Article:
• 3-year DFS: 79% and 60%, respectively
  • 3-year OS: 85% and 51%, respectively

When the researchers looked at survival outcomes according to mutation status, they observed that older patients with RUNX1/RUNX1T1 mutations had 3-year DFS and OS rates of 71% and 68%, while those with CBFB/MYH11 mutations had 3-year DFS and OS rates of 76% and 81%.

Results from a post hoc analysis demonstrated that survival rates were similar for patients with KIT mutation versus KIT wild-type (KITwt), as well as patients with lower or higher levels of KITwt expression (TABLE).

“Overall, our findings support further evaluation of KIT inhibitors in combination with chemotherapy in CBF-AML through future larger prospective randomized trials,” the authors concluded. “However, despite our encouraging results, it is evident that even when dasatinib was added to chemotherapy, not all [patients] achieved long-term leukemia-free status. Thus, the treatment approach for CBF-AML patients should be further refined with the rational addition of other molecularly targeted agents.”

Limitations of the study include the small number of participants, the single-arm design, the small number of patients who completed the dasatinib maintenance post-chemotherapy regimen (n=19), and the lack of assessment of measurable residual disease during and after treatment.

The study authors report no relevant conflicts of interest.

Reference

Marcucci G, Geyer S, Laumann K, et al. Combination of dasatinib with chemotherapy in previously untreated core binding factor AML: CALGB 10801. Blood Adv. 2020;4:696-705.

CBF-AML is commonly referred to as a “favorable” subtype of AML, with many frontline AML clinical trials excluding these patients because their expected outcomes with traditional therapy were considered too good to justify trial enrollment. However, some patients with CBF-AML do have poor outcomes. One such subset includes those with KIT mutations. There is controversy regarding the magnitude of the negative impact of KIT mutations and whether allogeneic hematopoietic cell transplantation (alloHCT) in first CR is justified in patients with such mutations.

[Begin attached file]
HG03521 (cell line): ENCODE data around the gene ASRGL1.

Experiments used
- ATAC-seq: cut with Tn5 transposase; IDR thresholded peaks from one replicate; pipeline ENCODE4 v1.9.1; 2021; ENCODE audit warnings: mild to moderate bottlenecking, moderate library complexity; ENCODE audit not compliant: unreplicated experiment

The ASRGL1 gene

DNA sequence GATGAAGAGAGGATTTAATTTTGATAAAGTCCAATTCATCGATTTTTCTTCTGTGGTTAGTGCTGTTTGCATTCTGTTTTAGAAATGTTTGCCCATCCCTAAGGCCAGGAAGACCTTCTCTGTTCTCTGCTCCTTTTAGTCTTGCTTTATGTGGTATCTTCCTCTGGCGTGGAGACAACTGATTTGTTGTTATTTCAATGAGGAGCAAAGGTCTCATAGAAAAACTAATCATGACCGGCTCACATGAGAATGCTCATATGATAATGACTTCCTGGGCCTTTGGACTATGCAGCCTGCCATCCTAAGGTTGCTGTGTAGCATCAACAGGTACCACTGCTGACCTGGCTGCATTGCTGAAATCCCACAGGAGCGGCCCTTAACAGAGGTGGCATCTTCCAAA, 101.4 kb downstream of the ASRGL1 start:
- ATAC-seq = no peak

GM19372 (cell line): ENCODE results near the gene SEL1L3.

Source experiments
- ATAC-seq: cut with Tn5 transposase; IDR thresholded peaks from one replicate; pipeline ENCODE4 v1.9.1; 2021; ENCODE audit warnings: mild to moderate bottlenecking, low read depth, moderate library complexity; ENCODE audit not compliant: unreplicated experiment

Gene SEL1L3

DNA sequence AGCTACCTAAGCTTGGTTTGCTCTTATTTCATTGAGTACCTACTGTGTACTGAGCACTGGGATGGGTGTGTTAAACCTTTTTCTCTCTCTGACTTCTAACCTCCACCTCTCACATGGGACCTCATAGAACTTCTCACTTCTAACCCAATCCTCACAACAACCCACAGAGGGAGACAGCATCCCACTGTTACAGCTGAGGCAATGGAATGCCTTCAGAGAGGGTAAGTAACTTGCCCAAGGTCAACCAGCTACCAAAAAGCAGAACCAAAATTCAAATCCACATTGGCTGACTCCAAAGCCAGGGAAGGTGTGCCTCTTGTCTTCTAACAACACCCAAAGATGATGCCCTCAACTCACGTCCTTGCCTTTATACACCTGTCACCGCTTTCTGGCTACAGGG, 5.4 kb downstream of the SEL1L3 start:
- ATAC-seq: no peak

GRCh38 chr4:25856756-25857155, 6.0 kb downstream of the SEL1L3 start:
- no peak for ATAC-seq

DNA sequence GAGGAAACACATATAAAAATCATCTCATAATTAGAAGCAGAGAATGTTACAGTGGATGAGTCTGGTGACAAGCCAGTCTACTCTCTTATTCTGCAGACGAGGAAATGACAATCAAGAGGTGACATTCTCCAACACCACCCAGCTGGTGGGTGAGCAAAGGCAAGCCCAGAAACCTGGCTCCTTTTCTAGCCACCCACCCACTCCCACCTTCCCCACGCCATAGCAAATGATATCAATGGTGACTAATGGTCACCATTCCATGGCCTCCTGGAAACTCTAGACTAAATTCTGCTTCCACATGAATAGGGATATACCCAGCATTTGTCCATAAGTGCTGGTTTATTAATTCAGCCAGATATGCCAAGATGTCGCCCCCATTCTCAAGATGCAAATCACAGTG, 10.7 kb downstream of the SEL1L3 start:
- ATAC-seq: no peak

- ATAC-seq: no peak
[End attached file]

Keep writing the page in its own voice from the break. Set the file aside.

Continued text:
In this study, Marcucci et al. enrolled 61 patients with CBF-AML who received standard induction and consolidation combined with dasatinib, followed by a year of dasatinib maintenance. The authors observed expected toxicities, a 90% CR rate, and 3-year survival rates that did not differ significantly based on KIT mutation status, suggesting that dasatinib might overcome the negative effect of KIT mutations.

These results are intriguing and raise questions regarding implications for clinical practice. While the results compare favorably with historical data and are supported by a similar German trial (AMLSG 11-08), there are no randomized data to support routine use of dasatinib. Furthermore, addition of gemtuzumab ozogamicin (GO) to standard chemotherapy has significantly improved clinical benefits for the CBF-AML patient population and has become a standard treatment option for CBF-AML.
Until randomized data favor one approach over the other, the addition of GO or dasatinib (or midostaurin in FLT3-positive patients), are all reasonable options for CBF-AML – especially those with KIT mutations. Questions regarding use of other agents for combinations with chemotherapy (e.g., other tyrosine kinase inhibitors or venetoclax), as well as the role of measurable residual disease and alloHCT in the management of CBF-AML with KIT mutations will need to be evaluated in future clinical trials.

Amer Zeidan, MBBS
Yale University
New Haven, CT